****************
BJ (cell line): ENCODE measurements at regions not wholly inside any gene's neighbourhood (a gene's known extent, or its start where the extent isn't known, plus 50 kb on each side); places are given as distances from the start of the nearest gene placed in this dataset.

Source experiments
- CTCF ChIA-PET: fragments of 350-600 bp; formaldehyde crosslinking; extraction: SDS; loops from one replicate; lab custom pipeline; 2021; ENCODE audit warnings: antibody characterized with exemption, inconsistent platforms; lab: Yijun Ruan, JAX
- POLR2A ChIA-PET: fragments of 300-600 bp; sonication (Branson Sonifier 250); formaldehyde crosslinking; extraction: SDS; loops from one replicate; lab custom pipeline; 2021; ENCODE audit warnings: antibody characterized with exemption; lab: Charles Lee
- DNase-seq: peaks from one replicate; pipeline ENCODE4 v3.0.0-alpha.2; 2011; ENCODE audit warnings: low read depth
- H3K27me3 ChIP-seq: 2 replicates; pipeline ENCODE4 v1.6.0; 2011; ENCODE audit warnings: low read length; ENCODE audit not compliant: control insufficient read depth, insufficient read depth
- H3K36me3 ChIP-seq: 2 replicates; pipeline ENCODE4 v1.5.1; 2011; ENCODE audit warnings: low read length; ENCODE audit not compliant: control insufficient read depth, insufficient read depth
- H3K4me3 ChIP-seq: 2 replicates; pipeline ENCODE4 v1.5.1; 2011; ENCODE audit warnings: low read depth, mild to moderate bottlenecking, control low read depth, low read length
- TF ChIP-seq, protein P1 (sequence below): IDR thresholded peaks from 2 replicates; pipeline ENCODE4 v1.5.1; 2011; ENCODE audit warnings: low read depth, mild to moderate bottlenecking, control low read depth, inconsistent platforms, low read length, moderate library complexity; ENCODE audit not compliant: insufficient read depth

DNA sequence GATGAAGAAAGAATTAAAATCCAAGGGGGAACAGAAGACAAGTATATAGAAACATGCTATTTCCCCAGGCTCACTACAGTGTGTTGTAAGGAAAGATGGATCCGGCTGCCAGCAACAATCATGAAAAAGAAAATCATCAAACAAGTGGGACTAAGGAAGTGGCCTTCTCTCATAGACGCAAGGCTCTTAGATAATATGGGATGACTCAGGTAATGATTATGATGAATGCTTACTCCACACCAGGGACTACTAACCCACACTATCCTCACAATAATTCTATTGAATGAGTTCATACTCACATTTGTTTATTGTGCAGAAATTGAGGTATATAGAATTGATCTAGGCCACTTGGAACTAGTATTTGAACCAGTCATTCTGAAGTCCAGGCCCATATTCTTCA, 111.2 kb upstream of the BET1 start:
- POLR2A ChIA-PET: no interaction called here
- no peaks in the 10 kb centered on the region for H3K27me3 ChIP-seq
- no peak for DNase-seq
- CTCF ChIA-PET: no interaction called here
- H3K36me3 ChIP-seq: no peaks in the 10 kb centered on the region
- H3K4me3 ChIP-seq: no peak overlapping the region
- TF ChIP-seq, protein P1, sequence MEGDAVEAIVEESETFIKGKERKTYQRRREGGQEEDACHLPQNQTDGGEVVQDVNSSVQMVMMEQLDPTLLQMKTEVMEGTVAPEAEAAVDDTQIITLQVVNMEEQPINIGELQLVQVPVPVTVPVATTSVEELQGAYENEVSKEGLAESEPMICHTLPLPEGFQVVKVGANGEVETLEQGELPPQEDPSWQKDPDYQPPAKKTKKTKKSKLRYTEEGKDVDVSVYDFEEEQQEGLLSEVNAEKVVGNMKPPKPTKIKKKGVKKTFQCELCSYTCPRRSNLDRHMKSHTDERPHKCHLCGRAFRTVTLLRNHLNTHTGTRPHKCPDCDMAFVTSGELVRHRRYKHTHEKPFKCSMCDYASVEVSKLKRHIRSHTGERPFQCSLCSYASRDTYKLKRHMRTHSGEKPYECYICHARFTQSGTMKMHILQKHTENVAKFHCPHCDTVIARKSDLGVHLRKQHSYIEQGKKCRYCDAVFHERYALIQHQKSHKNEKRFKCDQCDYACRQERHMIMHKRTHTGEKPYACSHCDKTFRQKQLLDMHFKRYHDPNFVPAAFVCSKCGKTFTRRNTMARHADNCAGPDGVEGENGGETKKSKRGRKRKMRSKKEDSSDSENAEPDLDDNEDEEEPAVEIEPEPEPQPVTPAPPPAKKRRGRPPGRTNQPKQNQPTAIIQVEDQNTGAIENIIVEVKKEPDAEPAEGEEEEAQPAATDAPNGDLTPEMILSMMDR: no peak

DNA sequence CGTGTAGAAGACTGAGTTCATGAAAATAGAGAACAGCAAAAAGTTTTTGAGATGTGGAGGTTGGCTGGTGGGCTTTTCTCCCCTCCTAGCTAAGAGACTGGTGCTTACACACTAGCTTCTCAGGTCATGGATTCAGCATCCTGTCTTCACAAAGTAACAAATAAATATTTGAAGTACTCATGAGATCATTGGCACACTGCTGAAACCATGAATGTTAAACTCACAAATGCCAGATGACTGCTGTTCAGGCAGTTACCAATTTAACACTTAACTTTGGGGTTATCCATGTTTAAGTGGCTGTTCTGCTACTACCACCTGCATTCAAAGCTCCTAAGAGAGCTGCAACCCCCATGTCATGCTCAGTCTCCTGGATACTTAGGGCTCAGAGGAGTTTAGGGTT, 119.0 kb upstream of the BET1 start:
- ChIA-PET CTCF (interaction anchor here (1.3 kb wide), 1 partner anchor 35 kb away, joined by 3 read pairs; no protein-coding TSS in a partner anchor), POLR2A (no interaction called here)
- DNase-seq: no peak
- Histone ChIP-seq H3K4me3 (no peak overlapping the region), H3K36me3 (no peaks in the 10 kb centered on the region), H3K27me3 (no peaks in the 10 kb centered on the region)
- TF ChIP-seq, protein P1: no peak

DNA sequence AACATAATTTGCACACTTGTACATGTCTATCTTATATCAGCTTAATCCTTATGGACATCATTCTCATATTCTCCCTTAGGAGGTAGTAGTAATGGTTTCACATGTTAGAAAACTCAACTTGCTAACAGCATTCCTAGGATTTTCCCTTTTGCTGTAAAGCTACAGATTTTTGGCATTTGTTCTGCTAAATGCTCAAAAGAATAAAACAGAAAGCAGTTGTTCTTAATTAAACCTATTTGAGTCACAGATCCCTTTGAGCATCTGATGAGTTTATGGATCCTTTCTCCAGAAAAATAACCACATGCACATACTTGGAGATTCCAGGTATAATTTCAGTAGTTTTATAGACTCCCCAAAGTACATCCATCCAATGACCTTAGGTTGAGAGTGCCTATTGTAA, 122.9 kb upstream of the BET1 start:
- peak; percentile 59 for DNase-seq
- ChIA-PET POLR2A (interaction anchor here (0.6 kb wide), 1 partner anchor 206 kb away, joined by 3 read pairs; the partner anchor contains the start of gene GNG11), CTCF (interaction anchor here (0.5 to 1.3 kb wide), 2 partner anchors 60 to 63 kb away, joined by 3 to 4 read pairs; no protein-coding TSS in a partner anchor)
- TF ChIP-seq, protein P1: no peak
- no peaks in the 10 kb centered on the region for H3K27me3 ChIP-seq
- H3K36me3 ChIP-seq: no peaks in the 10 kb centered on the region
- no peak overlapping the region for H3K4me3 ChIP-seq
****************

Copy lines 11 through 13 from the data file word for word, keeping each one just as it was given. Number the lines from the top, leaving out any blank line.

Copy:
- POLR2A ChIA-PET: no interaction called here
- no peaks in the 10 kb centered on the region for H3K27me3 ChIP-seq
- no peak for DNase-seq